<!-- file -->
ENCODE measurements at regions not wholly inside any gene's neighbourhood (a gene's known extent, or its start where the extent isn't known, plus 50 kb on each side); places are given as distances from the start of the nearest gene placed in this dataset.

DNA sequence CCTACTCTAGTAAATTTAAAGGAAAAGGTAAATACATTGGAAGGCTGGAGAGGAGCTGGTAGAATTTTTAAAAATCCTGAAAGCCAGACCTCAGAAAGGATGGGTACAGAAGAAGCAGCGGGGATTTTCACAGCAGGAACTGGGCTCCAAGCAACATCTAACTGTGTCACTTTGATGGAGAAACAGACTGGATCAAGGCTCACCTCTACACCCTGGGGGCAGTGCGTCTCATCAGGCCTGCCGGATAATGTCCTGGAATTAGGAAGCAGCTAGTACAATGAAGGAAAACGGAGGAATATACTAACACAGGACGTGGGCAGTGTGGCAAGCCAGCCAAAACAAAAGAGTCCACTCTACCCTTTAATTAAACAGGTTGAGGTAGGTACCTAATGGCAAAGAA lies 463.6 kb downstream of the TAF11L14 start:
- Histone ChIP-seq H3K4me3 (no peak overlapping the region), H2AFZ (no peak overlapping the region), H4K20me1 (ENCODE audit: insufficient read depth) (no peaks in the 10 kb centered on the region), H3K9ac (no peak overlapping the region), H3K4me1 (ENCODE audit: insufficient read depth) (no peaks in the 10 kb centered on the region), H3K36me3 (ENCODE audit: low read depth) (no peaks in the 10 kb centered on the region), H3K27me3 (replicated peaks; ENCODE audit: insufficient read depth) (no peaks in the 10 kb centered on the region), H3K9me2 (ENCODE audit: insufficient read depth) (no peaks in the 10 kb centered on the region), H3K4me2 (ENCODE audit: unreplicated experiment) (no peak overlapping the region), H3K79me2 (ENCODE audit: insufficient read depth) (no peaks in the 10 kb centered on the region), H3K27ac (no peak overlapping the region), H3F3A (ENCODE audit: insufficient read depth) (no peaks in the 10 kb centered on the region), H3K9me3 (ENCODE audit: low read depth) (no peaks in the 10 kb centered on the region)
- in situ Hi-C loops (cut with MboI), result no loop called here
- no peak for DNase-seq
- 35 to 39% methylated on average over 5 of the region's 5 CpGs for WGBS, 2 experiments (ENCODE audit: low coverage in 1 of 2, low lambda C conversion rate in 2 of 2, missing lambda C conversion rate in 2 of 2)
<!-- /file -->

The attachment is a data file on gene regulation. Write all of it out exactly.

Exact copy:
ENCODE measurements at regions not wholly inside any gene's neighbourhood (a gene's known extent, or its start where the extent isn't known, plus 50 kb on each side); places are given as distances from the start of the nearest gene placed in this dataset.

DNA sequence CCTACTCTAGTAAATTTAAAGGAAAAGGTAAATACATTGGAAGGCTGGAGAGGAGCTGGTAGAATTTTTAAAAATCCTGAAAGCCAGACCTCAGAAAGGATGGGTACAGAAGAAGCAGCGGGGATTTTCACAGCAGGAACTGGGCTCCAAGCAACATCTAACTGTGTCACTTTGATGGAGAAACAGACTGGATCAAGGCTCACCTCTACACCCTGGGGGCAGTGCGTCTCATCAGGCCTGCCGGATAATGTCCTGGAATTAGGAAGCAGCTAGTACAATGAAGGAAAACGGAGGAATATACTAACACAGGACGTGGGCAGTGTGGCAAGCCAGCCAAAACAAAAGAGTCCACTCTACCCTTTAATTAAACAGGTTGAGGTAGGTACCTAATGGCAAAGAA lies 463.6 kb downstream of the TAF11L14 start:
- Histone ChIP-seq H3K4me3 (no peak overlapping the region), H2AFZ (no peak overlapping the region), H4K20me1 (ENCODE audit: insufficient read depth) (no peaks in the 10 kb centered on the region), H3K9ac (no peak overlapping the region), H3K4me1 (ENCODE audit: insufficient read depth) (no peaks in the 10 kb centered on the region), H3K36me3 (ENCODE audit: low read depth) (no peaks in the 10 kb centered on the region), H3K27me3 (replicated peaks; ENCODE audit: insufficient read depth) (no peaks in the 10 kb centered on the region), H3K9me2 (ENCODE audit: insufficient read depth) (no peaks in the 10 kb centered on the region), H3K4me2 (ENCODE audit: unreplicated experiment) (no peak overlapping the region), H3K79me2 (ENCODE audit: insufficient read depth) (no peaks in the 10 kb centered on the region), H3K27ac (no peak overlapping the region), H3F3A (ENCODE audit: insufficient read depth) (no peaks in the 10 kb centered on the region), H3K9me3 (ENCODE audit: low read depth) (no peaks in the 10 kb centered on the region)
- in situ Hi-C loops (cut with MboI), result no loop called here
- no peak for DNase-seq
- 35 to 39% methylated on average over 5 of the region's 5 CpGs for WGBS, 2 experiments (ENCODE audit: low coverage in 1 of 2, low lambda C conversion rate in 2 of 2, missing lambda C conversion rate in 2 of 2)